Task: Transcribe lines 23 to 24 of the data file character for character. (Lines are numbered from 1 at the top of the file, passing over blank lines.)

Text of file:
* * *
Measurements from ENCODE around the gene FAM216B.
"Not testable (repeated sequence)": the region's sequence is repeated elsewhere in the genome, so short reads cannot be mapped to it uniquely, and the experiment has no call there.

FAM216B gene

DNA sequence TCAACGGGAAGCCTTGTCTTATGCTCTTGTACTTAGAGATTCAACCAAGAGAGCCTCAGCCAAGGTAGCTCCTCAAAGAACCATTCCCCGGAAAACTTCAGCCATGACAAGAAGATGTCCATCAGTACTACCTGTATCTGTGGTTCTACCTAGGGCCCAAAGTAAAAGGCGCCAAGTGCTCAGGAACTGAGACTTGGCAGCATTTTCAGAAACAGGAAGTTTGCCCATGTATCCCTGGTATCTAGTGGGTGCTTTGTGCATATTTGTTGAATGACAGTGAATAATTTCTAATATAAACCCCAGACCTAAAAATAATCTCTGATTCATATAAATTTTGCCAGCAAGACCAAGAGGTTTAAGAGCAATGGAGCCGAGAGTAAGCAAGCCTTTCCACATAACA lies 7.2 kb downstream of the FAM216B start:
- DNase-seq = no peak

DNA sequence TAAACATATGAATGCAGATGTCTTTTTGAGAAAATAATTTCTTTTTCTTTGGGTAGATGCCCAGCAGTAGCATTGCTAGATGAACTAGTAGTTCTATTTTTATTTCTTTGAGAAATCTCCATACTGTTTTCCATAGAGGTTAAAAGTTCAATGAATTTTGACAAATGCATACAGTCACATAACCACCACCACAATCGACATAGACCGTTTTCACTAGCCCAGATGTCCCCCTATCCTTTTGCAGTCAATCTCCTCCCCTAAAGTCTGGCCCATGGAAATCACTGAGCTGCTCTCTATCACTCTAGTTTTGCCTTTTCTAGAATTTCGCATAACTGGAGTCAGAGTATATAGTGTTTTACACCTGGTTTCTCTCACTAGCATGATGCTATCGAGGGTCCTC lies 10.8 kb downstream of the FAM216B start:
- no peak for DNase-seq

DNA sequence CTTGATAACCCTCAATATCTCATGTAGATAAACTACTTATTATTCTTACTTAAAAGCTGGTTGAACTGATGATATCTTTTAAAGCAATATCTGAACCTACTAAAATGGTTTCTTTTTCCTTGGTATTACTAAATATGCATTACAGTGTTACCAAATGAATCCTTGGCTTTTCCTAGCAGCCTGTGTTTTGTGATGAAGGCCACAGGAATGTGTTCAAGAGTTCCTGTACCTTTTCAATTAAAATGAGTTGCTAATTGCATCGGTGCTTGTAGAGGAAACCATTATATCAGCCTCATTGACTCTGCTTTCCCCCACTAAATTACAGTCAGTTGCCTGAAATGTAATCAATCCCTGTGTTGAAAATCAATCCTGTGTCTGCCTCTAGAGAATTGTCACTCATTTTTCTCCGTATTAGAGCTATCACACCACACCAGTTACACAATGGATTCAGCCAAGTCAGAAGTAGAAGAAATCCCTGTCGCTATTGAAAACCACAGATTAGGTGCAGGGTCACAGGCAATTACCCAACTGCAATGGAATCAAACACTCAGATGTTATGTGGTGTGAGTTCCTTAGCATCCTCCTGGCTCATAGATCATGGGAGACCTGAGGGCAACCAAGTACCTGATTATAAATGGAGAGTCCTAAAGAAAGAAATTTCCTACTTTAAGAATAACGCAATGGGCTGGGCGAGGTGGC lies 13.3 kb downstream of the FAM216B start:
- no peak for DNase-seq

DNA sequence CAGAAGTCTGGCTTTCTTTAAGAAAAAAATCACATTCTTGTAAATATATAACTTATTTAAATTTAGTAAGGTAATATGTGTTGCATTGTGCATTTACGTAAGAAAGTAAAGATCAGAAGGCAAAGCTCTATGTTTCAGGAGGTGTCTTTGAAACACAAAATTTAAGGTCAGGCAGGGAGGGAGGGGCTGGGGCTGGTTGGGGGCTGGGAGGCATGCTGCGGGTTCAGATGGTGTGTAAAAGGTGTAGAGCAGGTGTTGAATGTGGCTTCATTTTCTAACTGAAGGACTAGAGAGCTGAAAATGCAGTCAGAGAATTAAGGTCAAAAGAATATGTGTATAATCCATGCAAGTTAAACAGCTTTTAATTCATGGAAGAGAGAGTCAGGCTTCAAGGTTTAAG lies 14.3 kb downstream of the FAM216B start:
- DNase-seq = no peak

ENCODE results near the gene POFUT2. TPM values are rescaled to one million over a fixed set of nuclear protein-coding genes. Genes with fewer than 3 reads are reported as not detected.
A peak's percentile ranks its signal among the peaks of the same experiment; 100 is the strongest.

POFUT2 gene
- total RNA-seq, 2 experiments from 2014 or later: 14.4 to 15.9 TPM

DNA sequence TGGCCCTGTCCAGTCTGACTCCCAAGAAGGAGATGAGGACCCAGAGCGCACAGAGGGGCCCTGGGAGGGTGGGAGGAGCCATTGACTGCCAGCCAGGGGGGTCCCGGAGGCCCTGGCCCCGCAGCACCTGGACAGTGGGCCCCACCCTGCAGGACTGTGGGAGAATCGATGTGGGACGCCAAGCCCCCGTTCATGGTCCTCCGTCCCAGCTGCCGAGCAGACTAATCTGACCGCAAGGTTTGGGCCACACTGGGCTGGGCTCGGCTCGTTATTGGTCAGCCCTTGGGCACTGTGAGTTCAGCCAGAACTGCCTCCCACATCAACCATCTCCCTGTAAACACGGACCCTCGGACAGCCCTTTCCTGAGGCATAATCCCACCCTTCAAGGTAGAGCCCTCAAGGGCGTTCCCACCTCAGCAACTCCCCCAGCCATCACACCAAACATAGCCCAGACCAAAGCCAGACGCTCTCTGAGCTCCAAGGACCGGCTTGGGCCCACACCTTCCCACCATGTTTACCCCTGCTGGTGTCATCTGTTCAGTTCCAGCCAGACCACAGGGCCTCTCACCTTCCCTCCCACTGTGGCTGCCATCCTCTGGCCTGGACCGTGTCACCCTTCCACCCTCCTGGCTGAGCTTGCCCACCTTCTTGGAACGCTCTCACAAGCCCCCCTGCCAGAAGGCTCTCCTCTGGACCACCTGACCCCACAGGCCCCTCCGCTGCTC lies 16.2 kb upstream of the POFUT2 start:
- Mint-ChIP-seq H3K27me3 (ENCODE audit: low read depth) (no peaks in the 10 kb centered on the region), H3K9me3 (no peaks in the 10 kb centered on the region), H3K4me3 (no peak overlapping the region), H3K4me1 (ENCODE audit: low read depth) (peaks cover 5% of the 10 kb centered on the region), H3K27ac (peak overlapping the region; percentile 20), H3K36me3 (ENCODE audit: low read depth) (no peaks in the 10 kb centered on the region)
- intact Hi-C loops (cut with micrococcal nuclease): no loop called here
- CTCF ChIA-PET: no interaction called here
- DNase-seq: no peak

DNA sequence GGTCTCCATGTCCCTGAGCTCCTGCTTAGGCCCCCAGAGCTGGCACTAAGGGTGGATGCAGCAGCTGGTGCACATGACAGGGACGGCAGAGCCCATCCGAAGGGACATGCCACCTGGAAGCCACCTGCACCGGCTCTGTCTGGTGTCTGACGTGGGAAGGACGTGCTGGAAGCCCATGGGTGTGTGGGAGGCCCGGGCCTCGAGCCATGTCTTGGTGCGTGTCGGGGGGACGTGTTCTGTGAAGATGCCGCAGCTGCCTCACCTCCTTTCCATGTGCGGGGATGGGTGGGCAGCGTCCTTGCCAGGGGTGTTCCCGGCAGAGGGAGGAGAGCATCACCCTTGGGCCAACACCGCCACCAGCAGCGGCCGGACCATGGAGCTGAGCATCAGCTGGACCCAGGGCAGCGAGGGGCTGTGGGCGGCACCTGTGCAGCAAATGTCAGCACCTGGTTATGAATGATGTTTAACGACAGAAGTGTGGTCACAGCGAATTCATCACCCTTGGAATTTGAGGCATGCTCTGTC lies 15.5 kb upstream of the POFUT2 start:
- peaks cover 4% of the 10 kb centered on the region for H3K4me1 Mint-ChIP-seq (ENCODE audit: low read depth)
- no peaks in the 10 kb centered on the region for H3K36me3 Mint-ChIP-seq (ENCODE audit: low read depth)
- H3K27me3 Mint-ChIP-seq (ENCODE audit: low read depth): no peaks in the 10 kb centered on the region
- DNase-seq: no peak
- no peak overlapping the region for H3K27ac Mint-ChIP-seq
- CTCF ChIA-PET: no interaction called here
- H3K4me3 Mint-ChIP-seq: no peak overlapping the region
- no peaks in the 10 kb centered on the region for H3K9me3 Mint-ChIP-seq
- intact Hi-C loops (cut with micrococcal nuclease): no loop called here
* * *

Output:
- no peaks in the 10 kb centered on the region for H3K36me3 Mint-ChIP-seq (ENCODE audit: low read depth)
- H3K27me3 Mint-ChIP-seq (ENCODE audit: low read depth): no peaks in the 10 kb centered on the region